Modern chrysanthemum would hardly be recognized by ancient growers since most cultivars today are much showier than the single daisies that were first grown in the Orient. Chrysanthemum is a member of the Asteraceae (Composite) family whose members bear an indeterminate compound inflorescence known as a head which bear two types of florets: ray and disc. Ray florets typically are quite showy and would be what some mistakenly refer to as the petals of the compound flower whereas disk florets are smaller and, oft-times, inconspicuous.
Chrysanthemums are short-day (long night) plants that require long periods of darkness each day for flower induction and development. The critical photoperiod for flowering varies with cultivar. However, in nature, most cultivars of garden chrysanthemums are induced to bloom in mid- to late summer. Response time (until flowering) after photoinduction also varies with cultivar and according to temperature. Much attention by plant breeders has been focused on shortening the response time, resulting in cultivars which now bloom in early September only six weeks after photoinduction. Given many of the older cultivars require eight or nine weeks response time, we now have the prospect of having garden chrysanthemums in bloom from early September through October (or beyond).
Garden chrysanthemums are available in the spring as rooted cuttings established in small containers or during the fall as large, mature plants in or near full-bloom. Select a planting site that is well-drained and receives at least eight hours of sun. Chrysanthemums should be planted away from stray light that would prevent them from blooming in the fall. When planting smaller plants in the spring, be sure to space them far enough apart to allow for the future growth and development of the plant. For most cultivars this would be between 18 and 24 inches between plants; spacing 30 to 36 inches apart is preferred for more vigorous cultivars. Apply a granular fertilizer such as 5-10-5 (or equivalent) at the rate of two or three pounds per 100 square feet of surface area and incorporate it into the soil. A soluble starter fertilizer high in phosphorus (e.g. 15-30-15) applied immediately following transplanting also is beneficial.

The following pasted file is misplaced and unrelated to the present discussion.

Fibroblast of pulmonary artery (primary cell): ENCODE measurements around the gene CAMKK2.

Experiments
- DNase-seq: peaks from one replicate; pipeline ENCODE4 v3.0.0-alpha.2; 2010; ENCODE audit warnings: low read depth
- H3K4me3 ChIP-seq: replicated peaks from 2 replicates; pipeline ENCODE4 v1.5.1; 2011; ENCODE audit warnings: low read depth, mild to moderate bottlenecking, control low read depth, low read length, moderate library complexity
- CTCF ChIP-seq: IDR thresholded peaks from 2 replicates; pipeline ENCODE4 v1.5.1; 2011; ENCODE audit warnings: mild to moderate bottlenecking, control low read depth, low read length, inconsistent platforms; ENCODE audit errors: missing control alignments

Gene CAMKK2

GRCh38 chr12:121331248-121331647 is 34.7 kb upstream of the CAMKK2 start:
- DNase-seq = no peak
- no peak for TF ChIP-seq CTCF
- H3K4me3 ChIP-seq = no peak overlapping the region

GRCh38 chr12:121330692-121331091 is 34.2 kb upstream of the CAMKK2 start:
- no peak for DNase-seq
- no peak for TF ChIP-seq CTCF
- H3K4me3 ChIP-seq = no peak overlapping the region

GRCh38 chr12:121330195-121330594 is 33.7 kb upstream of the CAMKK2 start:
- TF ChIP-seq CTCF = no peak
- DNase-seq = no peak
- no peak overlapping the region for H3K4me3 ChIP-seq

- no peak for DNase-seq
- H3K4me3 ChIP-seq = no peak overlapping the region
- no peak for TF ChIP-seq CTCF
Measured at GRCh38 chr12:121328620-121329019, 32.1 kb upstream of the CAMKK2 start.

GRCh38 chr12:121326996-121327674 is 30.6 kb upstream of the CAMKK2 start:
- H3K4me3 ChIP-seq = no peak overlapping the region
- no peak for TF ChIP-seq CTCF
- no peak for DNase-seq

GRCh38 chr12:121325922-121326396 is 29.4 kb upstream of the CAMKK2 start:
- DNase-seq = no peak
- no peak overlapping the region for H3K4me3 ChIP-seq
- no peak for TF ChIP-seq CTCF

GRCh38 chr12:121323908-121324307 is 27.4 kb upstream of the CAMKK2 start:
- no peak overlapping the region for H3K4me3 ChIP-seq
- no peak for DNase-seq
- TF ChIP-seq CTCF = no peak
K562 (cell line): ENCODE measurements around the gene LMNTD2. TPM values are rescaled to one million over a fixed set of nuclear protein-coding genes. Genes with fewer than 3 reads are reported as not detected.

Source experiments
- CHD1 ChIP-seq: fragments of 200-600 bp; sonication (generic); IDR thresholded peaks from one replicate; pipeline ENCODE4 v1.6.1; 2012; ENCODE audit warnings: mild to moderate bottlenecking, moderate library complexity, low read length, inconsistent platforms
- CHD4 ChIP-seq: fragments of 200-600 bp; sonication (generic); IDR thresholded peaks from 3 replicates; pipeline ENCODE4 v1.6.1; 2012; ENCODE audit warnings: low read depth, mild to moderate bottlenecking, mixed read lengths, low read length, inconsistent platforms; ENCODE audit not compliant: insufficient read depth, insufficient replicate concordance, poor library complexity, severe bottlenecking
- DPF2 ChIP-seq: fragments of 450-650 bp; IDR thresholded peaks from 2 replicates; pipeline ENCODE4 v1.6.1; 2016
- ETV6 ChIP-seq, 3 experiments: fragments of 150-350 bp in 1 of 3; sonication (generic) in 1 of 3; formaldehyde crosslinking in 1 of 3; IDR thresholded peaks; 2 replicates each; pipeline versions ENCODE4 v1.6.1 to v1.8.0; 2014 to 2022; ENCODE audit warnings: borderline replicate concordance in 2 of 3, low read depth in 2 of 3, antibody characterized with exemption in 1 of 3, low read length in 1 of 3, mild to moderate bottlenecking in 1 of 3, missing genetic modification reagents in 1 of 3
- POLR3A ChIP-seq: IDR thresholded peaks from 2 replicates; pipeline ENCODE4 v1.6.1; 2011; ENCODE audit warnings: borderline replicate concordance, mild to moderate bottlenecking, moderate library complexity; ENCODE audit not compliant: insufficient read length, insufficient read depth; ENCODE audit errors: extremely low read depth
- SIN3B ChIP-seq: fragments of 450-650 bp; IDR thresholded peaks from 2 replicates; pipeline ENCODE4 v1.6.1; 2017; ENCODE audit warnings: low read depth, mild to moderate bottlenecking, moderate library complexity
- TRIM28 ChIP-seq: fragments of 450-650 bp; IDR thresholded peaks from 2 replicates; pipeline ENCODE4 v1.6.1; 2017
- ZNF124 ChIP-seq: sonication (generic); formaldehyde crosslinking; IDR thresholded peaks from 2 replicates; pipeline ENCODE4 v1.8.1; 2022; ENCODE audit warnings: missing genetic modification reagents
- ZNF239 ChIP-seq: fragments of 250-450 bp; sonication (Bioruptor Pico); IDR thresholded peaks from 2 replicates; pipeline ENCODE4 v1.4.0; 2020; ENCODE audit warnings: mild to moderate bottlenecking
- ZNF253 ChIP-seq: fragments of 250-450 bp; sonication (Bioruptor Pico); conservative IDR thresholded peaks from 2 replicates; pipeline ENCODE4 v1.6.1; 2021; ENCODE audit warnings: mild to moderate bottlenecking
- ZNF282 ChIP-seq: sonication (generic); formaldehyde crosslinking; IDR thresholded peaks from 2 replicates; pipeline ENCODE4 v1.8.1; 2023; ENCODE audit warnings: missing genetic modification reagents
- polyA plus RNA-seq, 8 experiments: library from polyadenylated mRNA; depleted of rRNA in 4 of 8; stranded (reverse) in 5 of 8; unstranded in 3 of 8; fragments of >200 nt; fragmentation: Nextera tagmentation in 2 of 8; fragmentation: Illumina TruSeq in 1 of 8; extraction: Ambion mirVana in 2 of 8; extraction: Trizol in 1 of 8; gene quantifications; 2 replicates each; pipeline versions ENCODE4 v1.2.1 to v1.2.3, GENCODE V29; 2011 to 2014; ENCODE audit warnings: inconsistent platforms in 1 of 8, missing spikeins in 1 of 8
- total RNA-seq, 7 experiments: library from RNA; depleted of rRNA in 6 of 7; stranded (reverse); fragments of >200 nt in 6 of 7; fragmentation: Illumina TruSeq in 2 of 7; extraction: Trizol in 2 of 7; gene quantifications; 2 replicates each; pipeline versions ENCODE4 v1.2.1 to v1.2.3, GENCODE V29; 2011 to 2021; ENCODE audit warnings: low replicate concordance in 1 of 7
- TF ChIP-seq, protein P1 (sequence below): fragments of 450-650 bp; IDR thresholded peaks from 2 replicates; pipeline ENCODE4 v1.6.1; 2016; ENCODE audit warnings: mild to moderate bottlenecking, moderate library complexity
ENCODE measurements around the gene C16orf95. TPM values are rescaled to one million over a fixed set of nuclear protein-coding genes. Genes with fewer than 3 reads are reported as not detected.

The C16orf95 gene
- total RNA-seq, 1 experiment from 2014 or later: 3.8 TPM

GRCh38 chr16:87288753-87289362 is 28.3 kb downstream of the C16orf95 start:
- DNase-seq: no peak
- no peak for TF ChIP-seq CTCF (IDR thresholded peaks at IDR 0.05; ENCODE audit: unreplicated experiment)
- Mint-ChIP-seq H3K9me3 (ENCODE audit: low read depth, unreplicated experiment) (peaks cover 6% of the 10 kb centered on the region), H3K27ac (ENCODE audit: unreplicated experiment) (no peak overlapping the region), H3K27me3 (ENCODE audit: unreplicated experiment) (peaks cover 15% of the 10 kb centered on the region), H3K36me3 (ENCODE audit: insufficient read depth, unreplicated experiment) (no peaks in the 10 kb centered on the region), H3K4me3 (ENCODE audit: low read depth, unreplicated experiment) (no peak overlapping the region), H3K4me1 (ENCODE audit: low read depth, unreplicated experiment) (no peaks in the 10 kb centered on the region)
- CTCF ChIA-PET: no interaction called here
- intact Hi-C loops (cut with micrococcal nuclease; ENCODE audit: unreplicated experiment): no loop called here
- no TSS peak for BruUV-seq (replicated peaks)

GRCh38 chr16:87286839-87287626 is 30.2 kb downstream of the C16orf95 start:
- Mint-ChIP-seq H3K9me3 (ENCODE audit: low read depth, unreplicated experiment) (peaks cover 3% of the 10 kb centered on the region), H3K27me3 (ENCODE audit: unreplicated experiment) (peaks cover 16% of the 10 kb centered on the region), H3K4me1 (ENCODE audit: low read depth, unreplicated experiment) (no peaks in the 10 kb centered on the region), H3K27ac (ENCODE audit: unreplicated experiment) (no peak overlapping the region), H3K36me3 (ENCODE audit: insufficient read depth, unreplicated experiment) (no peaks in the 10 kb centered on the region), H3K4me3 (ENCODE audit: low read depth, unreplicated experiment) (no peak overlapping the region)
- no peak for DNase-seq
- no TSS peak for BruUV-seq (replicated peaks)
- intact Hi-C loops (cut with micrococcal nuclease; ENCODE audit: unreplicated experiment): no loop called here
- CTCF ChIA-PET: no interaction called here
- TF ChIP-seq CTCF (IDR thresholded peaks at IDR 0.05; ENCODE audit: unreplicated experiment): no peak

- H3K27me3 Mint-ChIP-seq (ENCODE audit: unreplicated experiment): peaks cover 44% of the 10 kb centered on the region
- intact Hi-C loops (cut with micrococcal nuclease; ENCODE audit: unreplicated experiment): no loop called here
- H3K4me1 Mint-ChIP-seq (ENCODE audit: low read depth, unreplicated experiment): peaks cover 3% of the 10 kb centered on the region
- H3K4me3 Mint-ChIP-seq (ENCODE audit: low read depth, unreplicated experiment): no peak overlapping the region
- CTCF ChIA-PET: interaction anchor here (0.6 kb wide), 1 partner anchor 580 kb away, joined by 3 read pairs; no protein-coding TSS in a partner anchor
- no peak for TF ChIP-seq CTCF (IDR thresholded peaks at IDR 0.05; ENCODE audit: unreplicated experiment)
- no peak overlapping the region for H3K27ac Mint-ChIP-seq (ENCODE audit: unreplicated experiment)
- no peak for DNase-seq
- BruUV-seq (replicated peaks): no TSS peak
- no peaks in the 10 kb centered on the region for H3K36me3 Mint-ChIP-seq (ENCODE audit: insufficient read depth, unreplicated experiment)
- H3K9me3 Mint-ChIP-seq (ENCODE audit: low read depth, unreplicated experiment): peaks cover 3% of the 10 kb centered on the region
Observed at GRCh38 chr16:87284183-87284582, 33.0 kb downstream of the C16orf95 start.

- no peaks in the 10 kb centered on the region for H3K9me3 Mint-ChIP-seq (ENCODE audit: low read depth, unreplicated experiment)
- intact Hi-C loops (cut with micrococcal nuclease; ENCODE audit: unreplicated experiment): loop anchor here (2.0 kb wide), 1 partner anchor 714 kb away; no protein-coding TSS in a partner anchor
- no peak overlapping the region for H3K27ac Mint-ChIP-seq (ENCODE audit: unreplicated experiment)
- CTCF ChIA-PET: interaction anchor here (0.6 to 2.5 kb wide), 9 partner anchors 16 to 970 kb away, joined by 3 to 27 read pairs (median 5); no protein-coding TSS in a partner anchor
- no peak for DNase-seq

Spring planted garden chrysanthemums should be pinched at regular intervals (every three to four weeks) to promote bushy, compact growth and more numerous flowers. For most cultivars, the last pinch should be made no later than mid- to late July to prevent the removal of flower buds which might have formed in response to photoperiod. As with other garden plants, garden chrysanthemums require about an inch and a half of water per week during the growing season. Mulching plants with materials such as bark, wood chips, or other organic materials will help to conserve moisture and also control weeds. Fortunately, garden chrysanthemums are relatively insect and disease free. Aphids, two-spotted mite and powdery mildew are the three main pest problems that should be monitored.